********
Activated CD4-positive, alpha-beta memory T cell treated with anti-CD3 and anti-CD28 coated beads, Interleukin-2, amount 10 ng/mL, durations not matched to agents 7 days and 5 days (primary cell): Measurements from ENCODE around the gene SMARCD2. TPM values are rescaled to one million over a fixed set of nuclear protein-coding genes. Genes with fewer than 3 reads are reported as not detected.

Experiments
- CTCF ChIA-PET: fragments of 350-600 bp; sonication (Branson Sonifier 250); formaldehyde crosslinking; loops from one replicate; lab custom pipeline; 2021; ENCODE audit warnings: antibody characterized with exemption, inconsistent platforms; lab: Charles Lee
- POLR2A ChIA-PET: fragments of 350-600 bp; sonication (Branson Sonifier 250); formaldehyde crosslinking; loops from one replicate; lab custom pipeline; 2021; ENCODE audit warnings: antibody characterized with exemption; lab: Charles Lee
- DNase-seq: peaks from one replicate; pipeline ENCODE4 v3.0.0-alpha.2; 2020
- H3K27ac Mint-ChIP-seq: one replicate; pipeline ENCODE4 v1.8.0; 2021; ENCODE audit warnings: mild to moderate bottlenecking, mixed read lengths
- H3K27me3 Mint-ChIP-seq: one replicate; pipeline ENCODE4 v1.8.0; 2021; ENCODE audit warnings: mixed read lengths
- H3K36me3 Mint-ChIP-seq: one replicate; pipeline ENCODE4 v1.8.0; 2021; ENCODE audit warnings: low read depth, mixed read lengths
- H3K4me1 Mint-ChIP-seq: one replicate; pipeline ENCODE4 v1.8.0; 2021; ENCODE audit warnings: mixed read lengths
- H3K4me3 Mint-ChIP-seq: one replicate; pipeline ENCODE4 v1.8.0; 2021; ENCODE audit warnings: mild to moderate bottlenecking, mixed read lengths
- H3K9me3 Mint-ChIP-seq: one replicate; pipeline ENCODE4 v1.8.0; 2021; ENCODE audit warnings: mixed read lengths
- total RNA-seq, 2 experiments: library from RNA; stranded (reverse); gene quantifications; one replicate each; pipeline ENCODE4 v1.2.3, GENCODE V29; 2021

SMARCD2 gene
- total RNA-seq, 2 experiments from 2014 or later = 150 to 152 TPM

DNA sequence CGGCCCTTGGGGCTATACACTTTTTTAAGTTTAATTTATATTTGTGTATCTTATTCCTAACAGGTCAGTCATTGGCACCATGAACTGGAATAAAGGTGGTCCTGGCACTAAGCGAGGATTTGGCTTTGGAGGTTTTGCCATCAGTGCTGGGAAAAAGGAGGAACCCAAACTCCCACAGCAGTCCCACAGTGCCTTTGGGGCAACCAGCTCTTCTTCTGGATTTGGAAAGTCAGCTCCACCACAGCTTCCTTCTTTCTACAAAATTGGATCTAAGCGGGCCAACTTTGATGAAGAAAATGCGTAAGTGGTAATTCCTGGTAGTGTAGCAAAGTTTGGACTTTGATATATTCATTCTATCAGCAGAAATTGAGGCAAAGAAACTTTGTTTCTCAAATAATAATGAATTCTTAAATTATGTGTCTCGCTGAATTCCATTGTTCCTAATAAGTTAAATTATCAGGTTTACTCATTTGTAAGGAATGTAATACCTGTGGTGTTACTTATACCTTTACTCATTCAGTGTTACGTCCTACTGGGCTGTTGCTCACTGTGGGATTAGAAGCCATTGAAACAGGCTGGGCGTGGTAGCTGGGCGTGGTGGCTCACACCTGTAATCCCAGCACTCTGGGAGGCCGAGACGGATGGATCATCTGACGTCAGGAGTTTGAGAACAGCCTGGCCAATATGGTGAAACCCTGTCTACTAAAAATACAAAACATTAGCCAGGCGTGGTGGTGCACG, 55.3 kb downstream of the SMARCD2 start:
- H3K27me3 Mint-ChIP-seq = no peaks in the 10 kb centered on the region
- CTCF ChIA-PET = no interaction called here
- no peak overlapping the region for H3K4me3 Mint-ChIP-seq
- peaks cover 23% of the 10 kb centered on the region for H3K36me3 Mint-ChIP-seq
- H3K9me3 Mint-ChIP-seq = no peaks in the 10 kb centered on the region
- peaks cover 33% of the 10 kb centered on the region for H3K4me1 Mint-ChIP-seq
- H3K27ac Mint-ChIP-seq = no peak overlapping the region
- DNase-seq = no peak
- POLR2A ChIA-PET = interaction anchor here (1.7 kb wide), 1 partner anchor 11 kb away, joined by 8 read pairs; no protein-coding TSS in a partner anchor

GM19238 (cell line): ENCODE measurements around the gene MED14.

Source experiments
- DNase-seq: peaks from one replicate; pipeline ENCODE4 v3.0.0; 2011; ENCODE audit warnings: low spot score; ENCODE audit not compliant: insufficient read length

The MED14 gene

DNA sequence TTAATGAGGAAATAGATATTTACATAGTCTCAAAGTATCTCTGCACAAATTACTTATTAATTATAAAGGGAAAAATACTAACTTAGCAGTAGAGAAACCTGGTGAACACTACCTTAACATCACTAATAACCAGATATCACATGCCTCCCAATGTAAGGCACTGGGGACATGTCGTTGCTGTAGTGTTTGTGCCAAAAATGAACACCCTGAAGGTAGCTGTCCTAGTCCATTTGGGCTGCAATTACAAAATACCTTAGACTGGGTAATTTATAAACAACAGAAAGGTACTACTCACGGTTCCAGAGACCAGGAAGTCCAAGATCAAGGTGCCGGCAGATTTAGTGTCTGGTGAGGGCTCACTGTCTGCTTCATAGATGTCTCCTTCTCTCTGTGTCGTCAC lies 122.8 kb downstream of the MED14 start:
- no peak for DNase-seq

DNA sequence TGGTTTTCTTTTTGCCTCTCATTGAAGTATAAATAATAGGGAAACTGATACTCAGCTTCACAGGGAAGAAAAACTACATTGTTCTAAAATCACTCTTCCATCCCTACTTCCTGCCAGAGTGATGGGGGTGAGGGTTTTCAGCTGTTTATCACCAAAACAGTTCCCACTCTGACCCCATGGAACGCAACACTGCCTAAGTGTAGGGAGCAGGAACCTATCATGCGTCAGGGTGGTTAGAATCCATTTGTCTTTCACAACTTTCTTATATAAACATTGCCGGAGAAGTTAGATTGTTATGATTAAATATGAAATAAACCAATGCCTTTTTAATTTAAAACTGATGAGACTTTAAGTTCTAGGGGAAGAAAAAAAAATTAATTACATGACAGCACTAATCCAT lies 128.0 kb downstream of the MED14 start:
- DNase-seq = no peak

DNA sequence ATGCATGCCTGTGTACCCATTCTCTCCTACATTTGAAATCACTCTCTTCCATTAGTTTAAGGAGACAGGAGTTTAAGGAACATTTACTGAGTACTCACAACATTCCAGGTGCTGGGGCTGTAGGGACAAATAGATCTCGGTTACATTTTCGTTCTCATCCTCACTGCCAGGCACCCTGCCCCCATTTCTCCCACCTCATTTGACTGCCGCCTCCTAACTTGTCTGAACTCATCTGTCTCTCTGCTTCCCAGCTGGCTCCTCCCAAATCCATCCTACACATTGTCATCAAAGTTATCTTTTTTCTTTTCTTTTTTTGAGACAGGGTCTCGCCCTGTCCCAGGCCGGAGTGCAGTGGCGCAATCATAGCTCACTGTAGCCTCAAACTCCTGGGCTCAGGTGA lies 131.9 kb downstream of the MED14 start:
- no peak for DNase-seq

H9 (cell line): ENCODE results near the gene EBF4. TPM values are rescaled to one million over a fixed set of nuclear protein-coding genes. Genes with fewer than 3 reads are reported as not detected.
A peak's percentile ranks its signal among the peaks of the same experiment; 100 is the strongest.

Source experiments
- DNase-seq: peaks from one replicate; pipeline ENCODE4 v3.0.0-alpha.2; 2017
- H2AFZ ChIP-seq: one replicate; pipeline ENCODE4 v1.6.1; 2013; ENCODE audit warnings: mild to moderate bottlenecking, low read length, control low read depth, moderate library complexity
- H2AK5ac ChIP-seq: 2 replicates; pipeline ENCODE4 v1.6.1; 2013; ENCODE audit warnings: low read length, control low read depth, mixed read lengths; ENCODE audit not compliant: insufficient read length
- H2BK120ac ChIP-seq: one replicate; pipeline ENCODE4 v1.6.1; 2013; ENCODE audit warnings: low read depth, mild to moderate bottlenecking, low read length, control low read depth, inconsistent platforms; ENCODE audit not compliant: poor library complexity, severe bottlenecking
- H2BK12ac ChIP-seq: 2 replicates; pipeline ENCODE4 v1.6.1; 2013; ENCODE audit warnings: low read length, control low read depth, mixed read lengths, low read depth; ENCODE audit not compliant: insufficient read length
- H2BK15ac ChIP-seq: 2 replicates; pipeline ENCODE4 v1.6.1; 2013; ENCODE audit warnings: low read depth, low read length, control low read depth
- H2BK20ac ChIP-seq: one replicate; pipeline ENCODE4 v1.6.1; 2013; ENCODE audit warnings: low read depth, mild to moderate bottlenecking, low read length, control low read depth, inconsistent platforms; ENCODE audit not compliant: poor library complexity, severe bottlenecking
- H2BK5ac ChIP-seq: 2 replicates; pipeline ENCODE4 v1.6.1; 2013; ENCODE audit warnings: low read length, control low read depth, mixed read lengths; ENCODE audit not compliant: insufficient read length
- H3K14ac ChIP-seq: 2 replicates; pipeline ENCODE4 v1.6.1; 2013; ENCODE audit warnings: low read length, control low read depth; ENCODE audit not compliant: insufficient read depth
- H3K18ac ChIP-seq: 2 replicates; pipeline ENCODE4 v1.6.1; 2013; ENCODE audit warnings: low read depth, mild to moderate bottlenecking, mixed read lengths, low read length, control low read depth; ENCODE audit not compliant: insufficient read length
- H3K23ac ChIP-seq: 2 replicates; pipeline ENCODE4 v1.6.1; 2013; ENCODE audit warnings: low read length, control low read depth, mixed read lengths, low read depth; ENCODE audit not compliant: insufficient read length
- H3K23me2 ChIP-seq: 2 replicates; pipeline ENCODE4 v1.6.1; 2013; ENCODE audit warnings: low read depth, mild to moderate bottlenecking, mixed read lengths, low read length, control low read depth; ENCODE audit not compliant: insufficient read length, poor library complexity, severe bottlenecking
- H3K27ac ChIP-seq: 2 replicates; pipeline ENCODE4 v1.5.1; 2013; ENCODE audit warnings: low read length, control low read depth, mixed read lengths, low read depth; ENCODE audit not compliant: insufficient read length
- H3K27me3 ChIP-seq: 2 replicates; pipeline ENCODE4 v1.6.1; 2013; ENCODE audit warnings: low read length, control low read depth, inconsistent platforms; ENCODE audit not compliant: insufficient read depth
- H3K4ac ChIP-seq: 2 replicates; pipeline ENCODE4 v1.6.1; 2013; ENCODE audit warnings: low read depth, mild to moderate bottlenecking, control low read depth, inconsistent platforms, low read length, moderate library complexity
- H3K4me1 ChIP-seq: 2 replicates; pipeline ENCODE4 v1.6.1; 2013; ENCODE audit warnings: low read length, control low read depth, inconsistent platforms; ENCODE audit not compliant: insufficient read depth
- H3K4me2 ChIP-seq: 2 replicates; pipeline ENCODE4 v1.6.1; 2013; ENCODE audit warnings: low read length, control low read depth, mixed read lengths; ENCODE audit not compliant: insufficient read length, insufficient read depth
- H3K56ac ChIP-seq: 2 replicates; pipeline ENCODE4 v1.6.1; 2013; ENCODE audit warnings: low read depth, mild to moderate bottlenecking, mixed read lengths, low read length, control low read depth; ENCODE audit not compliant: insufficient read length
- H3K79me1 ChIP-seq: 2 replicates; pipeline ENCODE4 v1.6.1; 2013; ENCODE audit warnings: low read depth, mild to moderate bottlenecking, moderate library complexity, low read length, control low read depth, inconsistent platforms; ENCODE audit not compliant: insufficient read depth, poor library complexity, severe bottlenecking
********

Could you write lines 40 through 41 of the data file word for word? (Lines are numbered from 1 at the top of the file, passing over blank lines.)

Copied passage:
- H2AK5ac ChIP-seq: 2 replicates; pipeline ENCODE4 v1.6.1; 2013; ENCODE audit warnings: low read length, control low read depth, mixed read lengths; ENCODE audit not compliant: insufficient read length
- H2BK120ac ChIP-seq: one replicate; pipeline ENCODE4 v1.6.1; 2013; ENCODE audit warnings: low read depth, mild to moderate bottlenecking, low read length, control low read depth, inconsistent platforms; ENCODE audit not compliant: poor library complexity, severe bottlenecking